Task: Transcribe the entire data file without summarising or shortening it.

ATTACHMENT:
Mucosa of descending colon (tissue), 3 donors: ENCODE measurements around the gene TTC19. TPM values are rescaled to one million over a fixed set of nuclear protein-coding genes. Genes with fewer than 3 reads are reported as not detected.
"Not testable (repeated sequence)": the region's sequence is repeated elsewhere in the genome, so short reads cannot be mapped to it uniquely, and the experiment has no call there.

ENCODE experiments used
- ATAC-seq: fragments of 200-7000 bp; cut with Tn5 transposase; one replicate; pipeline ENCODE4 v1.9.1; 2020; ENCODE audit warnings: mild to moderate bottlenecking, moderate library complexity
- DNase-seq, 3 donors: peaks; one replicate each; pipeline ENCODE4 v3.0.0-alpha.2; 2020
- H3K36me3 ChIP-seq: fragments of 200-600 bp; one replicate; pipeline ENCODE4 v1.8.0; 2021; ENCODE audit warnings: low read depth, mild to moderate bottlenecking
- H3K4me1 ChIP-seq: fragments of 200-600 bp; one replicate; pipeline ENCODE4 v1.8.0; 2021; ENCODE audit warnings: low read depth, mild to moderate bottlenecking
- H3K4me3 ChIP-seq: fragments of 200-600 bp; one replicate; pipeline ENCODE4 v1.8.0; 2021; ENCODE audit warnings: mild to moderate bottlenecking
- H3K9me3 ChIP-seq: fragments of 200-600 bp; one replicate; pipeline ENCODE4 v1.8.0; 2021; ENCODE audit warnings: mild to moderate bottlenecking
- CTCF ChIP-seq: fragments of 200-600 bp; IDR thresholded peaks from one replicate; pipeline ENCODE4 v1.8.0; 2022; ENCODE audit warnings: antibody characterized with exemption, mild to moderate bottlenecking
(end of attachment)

Mucosa of descending colon (tissue), 3 donors: ENCODE measurements around the gene TTC19. TPM values are rescaled to one million over a fixed set of nuclear protein-coding genes. Genes with fewer than 3 reads are reported as not detected.
"Not testable (repeated sequence)": the region's sequence is repeated elsewhere in the genome, so short reads cannot be mapped to it uniquely, and the experiment has no call there.

ENCODE experiments used
- ATAC-seq: fragments of 200-7000 bp; cut with Tn5 transposase; one replicate; pipeline ENCODE4 v1.9.1; 2020; ENCODE audit warnings: mild to moderate bottlenecking, moderate library complexity
- DNase-seq, 3 donors: peaks; one replicate each; pipeline ENCODE4 v3.0.0-alpha.2; 2020
- H3K36me3 ChIP-seq: fragments of 200-600 bp; one replicate; pipeline ENCODE4 v1.8.0; 2021; ENCODE audit warnings: low read depth, mild to moderate bottlenecking
- H3K4me1 ChIP-seq: fragments of 200-600 bp; one replicate; pipeline ENCODE4 v1.8.0; 2021; ENCODE audit warnings: low read depth, mild to moderate bottlenecking
- H3K4me3 ChIP-seq: fragments of 200-600 bp; one replicate; pipeline ENCODE4 v1.8.0; 2021; ENCODE audit warnings: mild to moderate bottlenecking
- H3K9me3 ChIP-seq: fragments of 200-600 bp; one replicate; pipeline ENCODE4 v1.8.0; 2021; ENCODE audit warnings: mild to moderate bottlenecking
- CTCF ChIP-seq: fragments of 200-600 bp; IDR thresholded peaks from one replicate; pipeline ENCODE4 v1.8.0; 2022; ENCODE audit warnings: antibody characterized with exemption, mild to moderate bottlenecking